It started off badly. The gardener arrived at 6 am, naturally while I was naked and in the shower and my husband was somewhere on the streets of Fourways getting in his morning run. Semi-dressed and wrapped in a towel no bigger than a burp cloth, I ran to let him in and make him tea. Mid way through scooping the 8th sugar in to the mug I realised that my baby was being suspiciously quiet. Walking back in to the bedroom I found him casually on the floor sucking on my razor blade. By some act of God his mouth was still intact when I ripped the device from it, but his head narrowly missed the same result when he then FELL OFF THE BED FIVE MINUTES LATER. Why did he fall off the bed you ask? Because he took a crawling lunge at my dog at the very same time she decided to roll over. Result – head on floor, snot ‘en trane and yet another black mark in my mom book.

So, moms. For the sake of complete transparency, and to hopefully help us all feel like some days we just aren’t winning at parenting, here is a list of other incredibly glorious ways I’ve fucked up at motherhood:

  • When Carter was 2 weeks old I laid him on the floor at my feet so I could drink hot coffee without spilling on him. Unluckily for him, my dog Rupert happened to be sitting on the couch next to me. Upon heading a noise outside, Rupert jumped off the couch, jumped onto my newborn baby and bolted out the door. No, that’s not a birthmark on my child’s tummy. It’s a deeply entrenched pawprint.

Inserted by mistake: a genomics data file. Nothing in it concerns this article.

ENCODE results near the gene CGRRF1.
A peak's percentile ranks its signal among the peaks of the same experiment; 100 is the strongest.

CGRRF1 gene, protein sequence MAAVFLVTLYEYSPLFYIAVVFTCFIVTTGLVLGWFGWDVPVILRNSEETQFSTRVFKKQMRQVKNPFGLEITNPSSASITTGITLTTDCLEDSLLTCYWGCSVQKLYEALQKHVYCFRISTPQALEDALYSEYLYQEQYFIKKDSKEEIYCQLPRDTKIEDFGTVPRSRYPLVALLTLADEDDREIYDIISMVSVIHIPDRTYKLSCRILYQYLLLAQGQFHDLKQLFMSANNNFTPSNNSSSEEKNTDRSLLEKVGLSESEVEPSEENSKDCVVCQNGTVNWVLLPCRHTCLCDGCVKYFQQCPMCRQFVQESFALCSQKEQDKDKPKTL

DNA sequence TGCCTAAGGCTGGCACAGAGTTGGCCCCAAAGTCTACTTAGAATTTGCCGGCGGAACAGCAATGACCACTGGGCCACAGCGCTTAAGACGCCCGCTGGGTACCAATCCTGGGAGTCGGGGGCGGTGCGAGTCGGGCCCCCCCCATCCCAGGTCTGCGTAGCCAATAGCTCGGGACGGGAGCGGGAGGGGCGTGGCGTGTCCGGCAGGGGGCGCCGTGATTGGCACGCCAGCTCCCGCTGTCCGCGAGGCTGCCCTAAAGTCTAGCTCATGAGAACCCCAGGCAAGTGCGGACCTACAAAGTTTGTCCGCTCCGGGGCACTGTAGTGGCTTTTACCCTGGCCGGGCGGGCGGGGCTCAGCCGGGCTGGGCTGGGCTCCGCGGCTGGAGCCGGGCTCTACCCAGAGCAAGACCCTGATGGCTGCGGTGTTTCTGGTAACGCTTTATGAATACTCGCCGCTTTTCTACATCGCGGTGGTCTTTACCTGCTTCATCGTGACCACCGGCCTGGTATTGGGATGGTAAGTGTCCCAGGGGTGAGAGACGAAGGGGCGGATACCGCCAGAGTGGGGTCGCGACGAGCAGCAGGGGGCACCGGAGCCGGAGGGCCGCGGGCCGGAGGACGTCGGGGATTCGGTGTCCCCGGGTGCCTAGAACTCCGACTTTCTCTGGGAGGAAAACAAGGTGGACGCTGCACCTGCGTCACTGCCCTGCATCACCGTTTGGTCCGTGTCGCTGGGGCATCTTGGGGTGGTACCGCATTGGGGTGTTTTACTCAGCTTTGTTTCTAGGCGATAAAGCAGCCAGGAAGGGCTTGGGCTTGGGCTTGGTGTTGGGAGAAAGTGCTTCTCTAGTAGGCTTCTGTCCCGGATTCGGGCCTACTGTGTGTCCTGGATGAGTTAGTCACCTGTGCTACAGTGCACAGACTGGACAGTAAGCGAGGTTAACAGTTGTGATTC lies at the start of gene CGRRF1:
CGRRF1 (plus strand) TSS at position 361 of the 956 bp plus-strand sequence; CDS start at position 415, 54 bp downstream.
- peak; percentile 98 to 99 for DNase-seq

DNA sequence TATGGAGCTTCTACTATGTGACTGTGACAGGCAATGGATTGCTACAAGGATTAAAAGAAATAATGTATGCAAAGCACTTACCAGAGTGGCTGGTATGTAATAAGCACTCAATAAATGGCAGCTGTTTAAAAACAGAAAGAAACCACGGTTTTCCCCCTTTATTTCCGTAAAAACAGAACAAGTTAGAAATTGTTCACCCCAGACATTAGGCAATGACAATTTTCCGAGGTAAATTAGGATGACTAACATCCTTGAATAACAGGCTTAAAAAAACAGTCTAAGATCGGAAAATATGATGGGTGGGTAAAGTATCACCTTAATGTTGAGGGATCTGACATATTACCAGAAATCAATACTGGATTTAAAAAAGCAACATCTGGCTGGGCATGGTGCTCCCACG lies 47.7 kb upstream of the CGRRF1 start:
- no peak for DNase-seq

• I once left the grocery store, Carter in his pram and the handles laden with shopping bags. It was all going swimmingly while I pushed the pram to the carpark. It was only when I parked the pram to open the boot and the weight of the bags tilted the pram to an exciting 90 degrees, forcing my child to almost fall out, did I realise that perhaps online grocery shopping was a better idea.
  • A week before I had my baby I sent the dogs to the parlour to get them baby ready. Imagine my surprise when on their return, instead of the sweet smelling hounds I’d anticipated, they came back riddled with fleas. In a mad, pre-baby panic we fumigated 98% of the home and managed to kill off the infestation. Except, we didn’t. Becasue when Carter was 4 days old my mom found a flea. In his head.
  • It was 3 am and he had been crying for an hour. I was so exhausted I could barely see straight, and the only solution to calm him down was to give him a bottle. There were 2 bottles on the shelf in his room. One was a few days old, and the other was new. To this day I have no idea which bottle I gave him.
  • Last week, while I was cooking dinner and he was chilling on the floor playing, I noticed out the corner of my eye that he was eating something. Not overly phased – and assuming it was a piece of food that had fallen on the floor – I only paid attention when the last mouthful went in his mouth. And by last mouthful I mean wing. My child had devoured an entire hawk moth.